Big Data Analytics in Latin America: Stormy Waters, but the Tide is Rising

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Government corruption, energy price declines and the slowdown of trading partner China have created a challenging economic landscape for Latin American enterprises this year.

Government corruption, energy price declines and the slowdown of trading partner China have created a challenging economic landscape for Latin American enterprises this year.

Analytics opportunities, however, present a huge upside for the region’s emerging markets as digital transformation redefines swaths of the economy. Latin America demonstrates that when you apply the latest technology and practices to emerging markets that are still early on the adoption curve, the potential for economic expansion is high.

So, despite the pessimistic headlines, 2016 is an optimal time for industry leaders in Mexico, Brazil, Argentina, Chile and other major Latin American markets to invest in analytics. Here are three forces driving technology change and opportunity, followed by recommendations for C-level executives to navigate them for topline and bottom-line benefits with analytics.


In 2014, IDC counted 689 million mobile subscriptions in Latin America (111 percent of the population), of which 52 percent were smartphones. By 2019 more than half of Latin American workers will be mobile, and to prepare for this shift, this year nearly half of local employers will create formal “mobile” strategies that fuse IT and Line of Business priorities. They will integrate more organizational processes, such as marketing, customer service and field services, with mobile infrastructure spanning partners, suppliers and other stakeholders.

Enterprises that invest wisely and execute successfully can improve operational efficiency and create new services and markets. For example, Banco do Brasil already offers deposit, transfer, balance inquiry and ATM locator services through consumer smartphones. As in other developed markets, such services will become increasingly mainstream as Latin America’s young population favors convenience over tradition. Financial services is just one sector that will use mobile services to create new revenue streams, reduce costs and compete more effectively with IT startups.


The middle class in Latin America swelled 50 percent in the first decade of this century according to the World Bank, adding 50 million consumers to a pool of increasingly sophisticated and connected online shoppers. Last year Amazon opened in Mexico to compete with Mercado Libre, Linio and other established online shopping sites. Latin American shoppers are still early in the migration to e-commerce, creating opportunities for both new entrants and traditional retailers to ramp up and optimize their web presence to steal market share. Cencosud, whose supermarkets, department stores and other consumer businesses serve Argentina, Brazil, Chile, Peru and Colombia, partnered last year with New York-based startup Grability to furnish its local customers with new smartphone shopping options.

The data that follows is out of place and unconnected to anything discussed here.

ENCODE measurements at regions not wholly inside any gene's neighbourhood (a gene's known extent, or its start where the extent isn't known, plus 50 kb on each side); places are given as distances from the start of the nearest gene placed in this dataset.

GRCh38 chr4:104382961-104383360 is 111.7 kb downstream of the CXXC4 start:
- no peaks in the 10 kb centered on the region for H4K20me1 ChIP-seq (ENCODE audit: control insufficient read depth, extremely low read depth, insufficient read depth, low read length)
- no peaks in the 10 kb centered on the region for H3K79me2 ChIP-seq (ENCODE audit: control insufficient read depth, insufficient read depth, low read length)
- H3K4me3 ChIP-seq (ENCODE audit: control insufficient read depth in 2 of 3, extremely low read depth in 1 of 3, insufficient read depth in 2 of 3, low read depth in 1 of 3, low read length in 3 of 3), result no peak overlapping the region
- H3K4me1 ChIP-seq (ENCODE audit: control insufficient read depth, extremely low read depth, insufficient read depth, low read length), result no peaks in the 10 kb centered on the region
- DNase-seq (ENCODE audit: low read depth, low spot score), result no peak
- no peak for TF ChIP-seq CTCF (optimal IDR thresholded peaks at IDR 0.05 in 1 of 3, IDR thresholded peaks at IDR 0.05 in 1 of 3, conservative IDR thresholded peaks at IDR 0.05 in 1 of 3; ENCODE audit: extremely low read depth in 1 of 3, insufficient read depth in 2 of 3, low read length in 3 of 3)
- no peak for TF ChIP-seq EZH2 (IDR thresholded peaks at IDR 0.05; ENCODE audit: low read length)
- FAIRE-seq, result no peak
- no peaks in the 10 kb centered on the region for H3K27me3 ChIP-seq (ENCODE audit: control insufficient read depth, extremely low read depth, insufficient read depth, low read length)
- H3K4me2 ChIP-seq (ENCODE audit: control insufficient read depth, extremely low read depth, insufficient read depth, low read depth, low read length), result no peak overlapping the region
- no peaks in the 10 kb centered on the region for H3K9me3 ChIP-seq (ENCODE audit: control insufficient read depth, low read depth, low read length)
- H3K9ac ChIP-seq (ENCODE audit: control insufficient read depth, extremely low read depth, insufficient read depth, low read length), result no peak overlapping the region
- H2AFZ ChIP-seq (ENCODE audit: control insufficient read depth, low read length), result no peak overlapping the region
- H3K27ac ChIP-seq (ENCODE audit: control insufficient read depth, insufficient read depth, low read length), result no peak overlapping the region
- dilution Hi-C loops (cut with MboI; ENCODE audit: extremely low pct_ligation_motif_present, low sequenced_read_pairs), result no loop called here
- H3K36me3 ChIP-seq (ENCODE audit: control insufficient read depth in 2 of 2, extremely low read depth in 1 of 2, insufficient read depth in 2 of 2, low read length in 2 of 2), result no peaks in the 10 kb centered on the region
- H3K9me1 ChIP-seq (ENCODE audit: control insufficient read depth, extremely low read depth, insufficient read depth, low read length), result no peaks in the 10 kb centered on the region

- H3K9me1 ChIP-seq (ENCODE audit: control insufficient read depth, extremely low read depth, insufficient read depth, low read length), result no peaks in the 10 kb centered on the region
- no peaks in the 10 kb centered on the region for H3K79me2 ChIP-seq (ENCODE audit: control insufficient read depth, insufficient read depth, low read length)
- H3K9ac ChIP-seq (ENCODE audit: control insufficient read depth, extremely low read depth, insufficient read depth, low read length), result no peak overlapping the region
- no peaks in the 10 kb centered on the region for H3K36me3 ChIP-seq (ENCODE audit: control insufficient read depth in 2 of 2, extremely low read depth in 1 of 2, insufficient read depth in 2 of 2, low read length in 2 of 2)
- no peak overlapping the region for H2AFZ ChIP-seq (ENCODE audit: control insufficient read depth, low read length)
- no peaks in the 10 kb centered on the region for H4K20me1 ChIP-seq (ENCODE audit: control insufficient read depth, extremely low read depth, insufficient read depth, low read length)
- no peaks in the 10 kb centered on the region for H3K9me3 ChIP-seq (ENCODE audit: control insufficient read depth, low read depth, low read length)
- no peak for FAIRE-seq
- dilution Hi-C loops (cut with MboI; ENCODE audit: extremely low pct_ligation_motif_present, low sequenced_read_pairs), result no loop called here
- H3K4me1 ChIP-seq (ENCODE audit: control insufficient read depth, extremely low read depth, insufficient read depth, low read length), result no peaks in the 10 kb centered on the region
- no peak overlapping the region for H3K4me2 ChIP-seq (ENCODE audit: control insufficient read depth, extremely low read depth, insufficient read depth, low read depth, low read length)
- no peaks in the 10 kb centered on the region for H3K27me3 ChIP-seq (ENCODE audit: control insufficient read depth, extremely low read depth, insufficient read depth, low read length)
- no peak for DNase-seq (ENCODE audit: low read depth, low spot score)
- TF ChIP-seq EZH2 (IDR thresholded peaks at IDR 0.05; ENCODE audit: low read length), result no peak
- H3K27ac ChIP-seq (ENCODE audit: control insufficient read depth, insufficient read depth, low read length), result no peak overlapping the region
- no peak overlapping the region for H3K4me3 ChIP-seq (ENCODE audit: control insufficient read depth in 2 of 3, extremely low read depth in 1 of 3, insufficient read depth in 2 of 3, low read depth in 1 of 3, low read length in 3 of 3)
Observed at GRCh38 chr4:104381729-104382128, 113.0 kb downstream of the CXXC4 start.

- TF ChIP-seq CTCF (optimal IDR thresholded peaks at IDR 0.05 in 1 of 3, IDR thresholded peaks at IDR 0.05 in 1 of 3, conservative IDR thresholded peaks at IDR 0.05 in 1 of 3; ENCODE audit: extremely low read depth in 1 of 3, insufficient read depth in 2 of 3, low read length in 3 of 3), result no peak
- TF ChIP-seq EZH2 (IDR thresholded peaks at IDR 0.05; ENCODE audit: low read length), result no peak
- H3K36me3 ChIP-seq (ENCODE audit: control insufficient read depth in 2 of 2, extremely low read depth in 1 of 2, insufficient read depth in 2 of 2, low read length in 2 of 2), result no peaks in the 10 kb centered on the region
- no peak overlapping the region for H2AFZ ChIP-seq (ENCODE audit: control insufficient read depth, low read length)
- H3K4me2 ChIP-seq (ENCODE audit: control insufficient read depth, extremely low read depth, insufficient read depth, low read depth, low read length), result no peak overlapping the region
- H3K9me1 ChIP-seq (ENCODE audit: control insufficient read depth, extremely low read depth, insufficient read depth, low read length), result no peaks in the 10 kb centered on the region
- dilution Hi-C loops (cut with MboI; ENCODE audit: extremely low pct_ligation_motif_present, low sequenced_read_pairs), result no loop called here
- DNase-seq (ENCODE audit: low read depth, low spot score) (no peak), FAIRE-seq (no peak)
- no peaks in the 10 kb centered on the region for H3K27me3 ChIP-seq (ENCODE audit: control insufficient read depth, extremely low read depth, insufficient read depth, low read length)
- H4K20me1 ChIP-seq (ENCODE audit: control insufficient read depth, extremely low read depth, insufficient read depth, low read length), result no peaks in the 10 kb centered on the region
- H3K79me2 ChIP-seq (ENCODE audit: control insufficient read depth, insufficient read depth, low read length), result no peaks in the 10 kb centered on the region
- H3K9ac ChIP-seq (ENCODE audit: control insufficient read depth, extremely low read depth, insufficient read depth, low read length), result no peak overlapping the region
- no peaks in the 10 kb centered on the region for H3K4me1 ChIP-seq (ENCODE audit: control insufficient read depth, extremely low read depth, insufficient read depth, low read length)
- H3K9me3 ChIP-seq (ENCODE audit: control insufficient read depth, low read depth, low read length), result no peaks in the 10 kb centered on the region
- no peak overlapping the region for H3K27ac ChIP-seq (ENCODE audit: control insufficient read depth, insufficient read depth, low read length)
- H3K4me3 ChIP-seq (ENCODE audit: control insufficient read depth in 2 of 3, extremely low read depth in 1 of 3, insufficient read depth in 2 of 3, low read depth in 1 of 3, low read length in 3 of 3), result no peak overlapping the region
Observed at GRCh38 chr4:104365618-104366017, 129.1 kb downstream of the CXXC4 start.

The Internet of Things (IoT)

Latin America depends heavily on manufacturing, energy and commodity industries that can improve operational efficiency and create new services with sensor-sourced data. From 2014 to 2020, the IoT market in Latin America will roughly double to $15.6 billion as the number of connected endpoints in the region triples to more than 800 million. Both established players and local entrepreneurs will need to address use cases that span manufacturing operations, freight monitoring, smart buildings and intelligent grids.

Each of these three driving forces depends on data analytics, which in turn hinge on efficient and effective data management. The enterprises that successfully use these forces to their advantage will be those that adhere to the following data management best practices:

Embrace new data streams and with them new platforms. When you start to combine social media streams with historical customer transactions to improve insights, you need new platforms like Hadoop. New data migration and management tools empower IT organizations to add these platforms to their architectures, optimizing the right workloads with the right platform, without making the process prohibitively complex. This means automating the movement of tables or unstructured data sets across platforms, eliminating the typical manual code that is required for “extract, transform and load” processes. It also means measuring your data usage and the underlying resources across platforms to optimize data placement, performance, cost and chargeback.

Go real time. Location-based retail offers, ATM locators and predictive maintenance for oil rigs only work if you deliver the right real-time data to the user. Perfecting this timing means using “change data capture” technology that identifies and relays data updates instantly from source to target.

Empower analysts within the lines of business. Here, again, automation holds the key. When the team for a new IoT/analytics initiative can create their own data mart based on the central data warehouse (version of truth) without waiting on IT programmers, they can launch and learn from their tests much more rapidly. Faster iteration means a better competitive edge and quicker ROI.

The macroeconomic picture will undoubtedly weigh heavily on Latin American enterprise agendas. Most IT initiatives in the region will require that cost savings serve as the chief justification. Although such fiscal pressures might curb some new investments, overall they seem likely to accelerate the move to new mobile technologies and efficient open-source options such as Hadoop. Now is the time for proactive Latin American companies to pivot to disruptive platforms and initiatives.


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